Alaska Black Caucus is organizing a “March on Alaska” to coincide with the 57th anniversary of the historical March on Washington, where Rev. Martin Luther King, Jr. delivered his “I Have a Dream” speech.
“Instigated from the protest movement arising from the police killing of George Floyd, the ‘Get Off Our Necks’ Commitment March on Washington will be a day of action that will demonstrate our commitment to fighting for policing and criminal justice, while standing in solidarity against RACISM!,” a notice for the event states.
The march will start at Town Square in Anchorage on Aug. 28.
Last month the Alaska Black Caucus urged Alaskans to only shop at businesses owned by blacks as a way to show solidarity with black people in working to eradicate racism through the use of economic influence. The goal was to ensure that not one penny was spent unless it was with a black-owned business.
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According to Celeste Hodge-Growden, president of Alaska Black Caucus, the group aims to “dismantle the racist structures that have held many blacks back in the area of justice, education, health and economics.” The group claims that “systemic racism” has tainted many American institutions.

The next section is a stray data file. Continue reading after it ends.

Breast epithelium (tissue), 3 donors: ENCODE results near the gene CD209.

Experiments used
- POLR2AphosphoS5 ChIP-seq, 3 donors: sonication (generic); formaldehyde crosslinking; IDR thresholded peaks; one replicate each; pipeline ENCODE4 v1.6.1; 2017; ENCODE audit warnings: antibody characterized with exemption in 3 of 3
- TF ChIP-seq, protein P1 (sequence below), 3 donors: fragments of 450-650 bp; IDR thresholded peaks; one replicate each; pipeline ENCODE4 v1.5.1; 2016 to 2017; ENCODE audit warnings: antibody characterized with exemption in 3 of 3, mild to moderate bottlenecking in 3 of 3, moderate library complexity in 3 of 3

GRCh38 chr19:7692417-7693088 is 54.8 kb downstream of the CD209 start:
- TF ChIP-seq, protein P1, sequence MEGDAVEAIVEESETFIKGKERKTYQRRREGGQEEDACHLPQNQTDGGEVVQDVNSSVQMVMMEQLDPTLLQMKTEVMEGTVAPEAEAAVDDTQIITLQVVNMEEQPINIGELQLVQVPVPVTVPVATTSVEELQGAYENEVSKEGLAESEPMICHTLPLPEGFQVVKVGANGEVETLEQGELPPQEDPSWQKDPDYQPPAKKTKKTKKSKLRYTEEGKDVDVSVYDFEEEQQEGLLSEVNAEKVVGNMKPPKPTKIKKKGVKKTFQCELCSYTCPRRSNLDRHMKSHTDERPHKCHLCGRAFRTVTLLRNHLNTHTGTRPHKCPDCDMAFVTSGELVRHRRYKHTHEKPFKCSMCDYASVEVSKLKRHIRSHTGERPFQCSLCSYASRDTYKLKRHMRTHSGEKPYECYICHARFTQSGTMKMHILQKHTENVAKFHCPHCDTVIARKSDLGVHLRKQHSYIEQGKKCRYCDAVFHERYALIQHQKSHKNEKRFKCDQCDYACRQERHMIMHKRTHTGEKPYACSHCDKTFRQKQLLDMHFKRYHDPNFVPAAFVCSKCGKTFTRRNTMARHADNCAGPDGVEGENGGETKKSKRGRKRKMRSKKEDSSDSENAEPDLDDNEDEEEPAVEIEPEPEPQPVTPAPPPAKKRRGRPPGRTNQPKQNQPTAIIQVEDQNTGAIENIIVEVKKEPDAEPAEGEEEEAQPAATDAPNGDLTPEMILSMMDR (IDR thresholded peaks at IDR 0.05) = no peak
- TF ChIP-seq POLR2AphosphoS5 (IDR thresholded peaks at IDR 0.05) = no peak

Recently, the caucus mobilized opposition to end the use of police resource officers in Alaska schools.
The upcoming march is co-sponsored by the NAACP Anchorage branch. It is being billed as a “Commitment March” and all participants will be required to wear face masks.
The Alaska Black Caucus lists 31 sponsors of its organization. This includes local unions, the Alaska Senate Democratic Caucus, Alaska Legislature, Municipality of Anchorage, Alaska Airlines and a number of other government and private organizations and businesses.
Several other marches have occurred in Anchorage and around the state in the wake of the death of George Floyd this past May. While protests have sometimes turned violent in the Lower-48, events in Alaska have been largely peaceful. The message of the various marches, however, has been mixed and not always focused on racial justice. In a number of cases, participants have harnessed the outrage against Floyd’s death to advocate for LGBT and abortion rights, defunding police departments, dismantling the nuclear family, the removal of historic monuments and the promotion of Marxist political ideology.